“This will be good for the fashion sector, for each of our companies and, beyond that, for France’s reputation,” said Sidney Toledano, chief executive of the LVMH Fashion Group and IFM vice president.

Companies are more agile – and volatile – than ever, so we need to prepare our students.

To make it work, IFM is adding two new degrees to its 2019 curriculum: a Bachelor of Arts in Fashion Design, available in French and English, and a Master of Arts in Fashion Design in English. The Master’s degree now offers six majors corresponding to market needs, including womenswear and menswear, led by Thierry Rondenet, a designer and former La Cambre professor, and Vanja Hedberg, who worked closely with Gvasalia at Balenciaga.

The addition of programmes in English signals that the school is aiming to attract talent from across the globe. Once it is more established, IFM could open a campus overseas – for example in China. In the meantime, the school is considering partnerships with foreign schools through professor or student exchanges. (It also helps that the tuition is still reasonable, especially when compared to its US counterparts. A Bachelor’s is €13,000 ($14,567) for EU students and €19,000 ($21,291) for non-EU students. A Master’s is €19,800 ($22,205) and €28,700 ($32,186) for EU and non-EU students respectively.)

Implementing a collaborative culture across disciplines will be pivotal to the new IFM’s success.

“More and more, the world of education must not just deliver hard skills, but also soft skills,” Romatet said. “Companies are more agile – and volatile – than ever, so we need to prepare our students.”

He added that the school’s ability to scout talent, and to be a “breeding ground for inclusivity and diversity,” will be another key. The school intends to promote its student diversity by making the entrance exam open to people with no secondary-school certificate. It is also teaming up with Casa 93, a fashion high school in Saint-Ouen, on the outskirts of Paris, to find talented students from underprivileged areas, and giving them the opportunity to study at IFM. Fondation Institut Français de la Mode, presided over by ‘s Bruno Pavlovsky, will raise money to provide scholarships. A hundred scholarships will be awarded at the beginning of the school year in September.

And while students can already earn a PhD in fashion theory and practice – in partnership with La Sorbonne Paris – the new IFM also aspires to strengthen its research centre.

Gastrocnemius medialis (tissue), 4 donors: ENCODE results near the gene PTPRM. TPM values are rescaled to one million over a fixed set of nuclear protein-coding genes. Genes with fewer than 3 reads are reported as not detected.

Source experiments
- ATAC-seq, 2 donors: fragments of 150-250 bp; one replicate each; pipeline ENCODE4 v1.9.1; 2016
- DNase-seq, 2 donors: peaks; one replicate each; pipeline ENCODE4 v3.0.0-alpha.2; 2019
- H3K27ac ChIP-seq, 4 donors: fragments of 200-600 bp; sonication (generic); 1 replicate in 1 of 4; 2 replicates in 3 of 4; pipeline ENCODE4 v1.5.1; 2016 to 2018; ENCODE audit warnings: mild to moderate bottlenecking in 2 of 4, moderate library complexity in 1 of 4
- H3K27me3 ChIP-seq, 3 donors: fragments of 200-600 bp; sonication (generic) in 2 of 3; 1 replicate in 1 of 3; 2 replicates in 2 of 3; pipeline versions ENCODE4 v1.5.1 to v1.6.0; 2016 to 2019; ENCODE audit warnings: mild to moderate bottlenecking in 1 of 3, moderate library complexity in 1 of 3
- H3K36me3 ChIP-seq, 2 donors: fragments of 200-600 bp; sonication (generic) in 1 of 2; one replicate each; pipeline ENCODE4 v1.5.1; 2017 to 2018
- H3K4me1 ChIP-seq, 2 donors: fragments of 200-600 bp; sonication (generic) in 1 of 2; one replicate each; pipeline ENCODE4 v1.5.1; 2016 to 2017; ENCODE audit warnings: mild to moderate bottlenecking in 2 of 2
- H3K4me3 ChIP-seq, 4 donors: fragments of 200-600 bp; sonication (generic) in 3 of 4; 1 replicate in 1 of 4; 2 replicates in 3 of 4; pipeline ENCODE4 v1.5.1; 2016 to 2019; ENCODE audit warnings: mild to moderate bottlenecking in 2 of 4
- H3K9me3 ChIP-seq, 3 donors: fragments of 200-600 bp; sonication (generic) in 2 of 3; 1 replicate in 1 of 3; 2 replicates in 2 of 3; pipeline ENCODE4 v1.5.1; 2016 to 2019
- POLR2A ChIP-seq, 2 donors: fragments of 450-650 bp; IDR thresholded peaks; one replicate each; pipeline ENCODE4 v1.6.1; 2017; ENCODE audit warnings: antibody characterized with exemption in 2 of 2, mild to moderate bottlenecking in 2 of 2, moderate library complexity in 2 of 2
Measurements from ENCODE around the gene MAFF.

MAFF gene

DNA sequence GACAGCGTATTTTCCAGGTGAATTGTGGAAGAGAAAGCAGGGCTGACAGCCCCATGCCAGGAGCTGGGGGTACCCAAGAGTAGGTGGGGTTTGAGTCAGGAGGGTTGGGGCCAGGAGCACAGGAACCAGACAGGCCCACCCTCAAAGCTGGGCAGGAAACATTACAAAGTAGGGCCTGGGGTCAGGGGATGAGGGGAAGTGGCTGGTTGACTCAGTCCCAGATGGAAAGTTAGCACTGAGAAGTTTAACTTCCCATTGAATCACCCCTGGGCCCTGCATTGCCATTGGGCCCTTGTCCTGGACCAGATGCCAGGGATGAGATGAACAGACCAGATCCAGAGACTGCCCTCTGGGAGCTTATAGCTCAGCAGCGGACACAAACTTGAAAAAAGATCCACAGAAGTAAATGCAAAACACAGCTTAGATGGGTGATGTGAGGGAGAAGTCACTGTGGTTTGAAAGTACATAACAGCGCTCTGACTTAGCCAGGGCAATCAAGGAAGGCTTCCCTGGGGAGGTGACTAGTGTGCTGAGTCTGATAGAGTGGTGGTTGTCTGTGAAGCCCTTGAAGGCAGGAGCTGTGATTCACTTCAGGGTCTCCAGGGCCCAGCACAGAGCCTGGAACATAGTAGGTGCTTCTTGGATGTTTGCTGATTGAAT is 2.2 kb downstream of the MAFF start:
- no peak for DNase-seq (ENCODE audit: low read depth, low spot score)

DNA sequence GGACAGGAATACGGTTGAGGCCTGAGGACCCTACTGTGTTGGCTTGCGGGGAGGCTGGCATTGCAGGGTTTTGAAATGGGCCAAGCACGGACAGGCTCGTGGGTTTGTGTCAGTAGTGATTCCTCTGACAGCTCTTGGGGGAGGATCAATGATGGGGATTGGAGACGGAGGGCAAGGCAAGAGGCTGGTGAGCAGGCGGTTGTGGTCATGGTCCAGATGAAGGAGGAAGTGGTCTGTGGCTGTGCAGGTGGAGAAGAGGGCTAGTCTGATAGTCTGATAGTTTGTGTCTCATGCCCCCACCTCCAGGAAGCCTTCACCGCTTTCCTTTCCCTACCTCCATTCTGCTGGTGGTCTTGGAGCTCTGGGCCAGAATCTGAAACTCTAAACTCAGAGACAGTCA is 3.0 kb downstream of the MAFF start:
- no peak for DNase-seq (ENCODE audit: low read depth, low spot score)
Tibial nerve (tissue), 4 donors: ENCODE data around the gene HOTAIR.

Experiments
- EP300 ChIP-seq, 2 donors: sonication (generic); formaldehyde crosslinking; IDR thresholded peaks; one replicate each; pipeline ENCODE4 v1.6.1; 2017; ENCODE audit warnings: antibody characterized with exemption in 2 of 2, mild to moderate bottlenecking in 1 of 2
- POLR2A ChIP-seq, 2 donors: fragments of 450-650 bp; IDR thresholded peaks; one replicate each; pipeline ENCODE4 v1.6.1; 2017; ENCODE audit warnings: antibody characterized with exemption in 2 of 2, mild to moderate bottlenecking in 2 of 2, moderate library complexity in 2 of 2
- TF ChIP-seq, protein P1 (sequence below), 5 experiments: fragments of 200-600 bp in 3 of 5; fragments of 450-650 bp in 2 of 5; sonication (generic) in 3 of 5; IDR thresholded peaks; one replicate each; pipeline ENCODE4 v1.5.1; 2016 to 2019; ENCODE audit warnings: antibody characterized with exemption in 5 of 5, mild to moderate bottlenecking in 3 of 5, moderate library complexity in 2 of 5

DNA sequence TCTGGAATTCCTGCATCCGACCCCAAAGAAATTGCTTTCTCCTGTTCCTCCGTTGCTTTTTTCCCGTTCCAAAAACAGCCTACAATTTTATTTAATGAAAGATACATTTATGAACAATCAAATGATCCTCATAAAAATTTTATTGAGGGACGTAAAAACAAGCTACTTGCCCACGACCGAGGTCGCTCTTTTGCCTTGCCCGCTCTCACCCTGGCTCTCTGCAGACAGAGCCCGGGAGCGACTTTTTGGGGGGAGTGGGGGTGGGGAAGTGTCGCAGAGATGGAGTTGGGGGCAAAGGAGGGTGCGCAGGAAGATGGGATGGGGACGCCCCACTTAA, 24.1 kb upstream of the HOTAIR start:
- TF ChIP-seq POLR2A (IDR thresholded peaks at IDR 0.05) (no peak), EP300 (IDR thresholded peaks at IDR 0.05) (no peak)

“Research in our field is dominated by the English-speaking world,”said Benjamin Simmenauer, professor in fashion theory at IFM, going on to say that social sciences in France seem to have favoured more ‘serious’ subjects, as a result of the combined influence of Marxism and a certain contempt for subjects considered feminine or frivolous. “Today, it’s about showing that fashion reveals dynamics and cultural phenomena that are key to understanding the modern world.”

The visibility of a school is achieved through the visibility of its alumni.

While IFM’s plan might appear airtight, achieving it won’t be easy. Central Saint Martins and the Antwerp Academy of Art feature other subject areas across art, design and performance, which means fashion design students are immersed in cross-disciplinary, art-school environment. For IFM, the main challenge will be in integrating the management and design programs, and to match the prestige and excellence in design that it already has in management.

The school’s new approach won’t be measurable for several years. Students entering the Master’s programme this September will graduate in 2021, and only start to feed into the fashion houses then.

In that sense, the alumni community is crucial to the school’s development, and will be driven by the President of the IFM alumni association, Bastien Daguzan, a 2009 graduate and current chief executive of Paco Rabanne. As Romatet put it, “The visibility of a school is achieved through the visibility of its alumni.”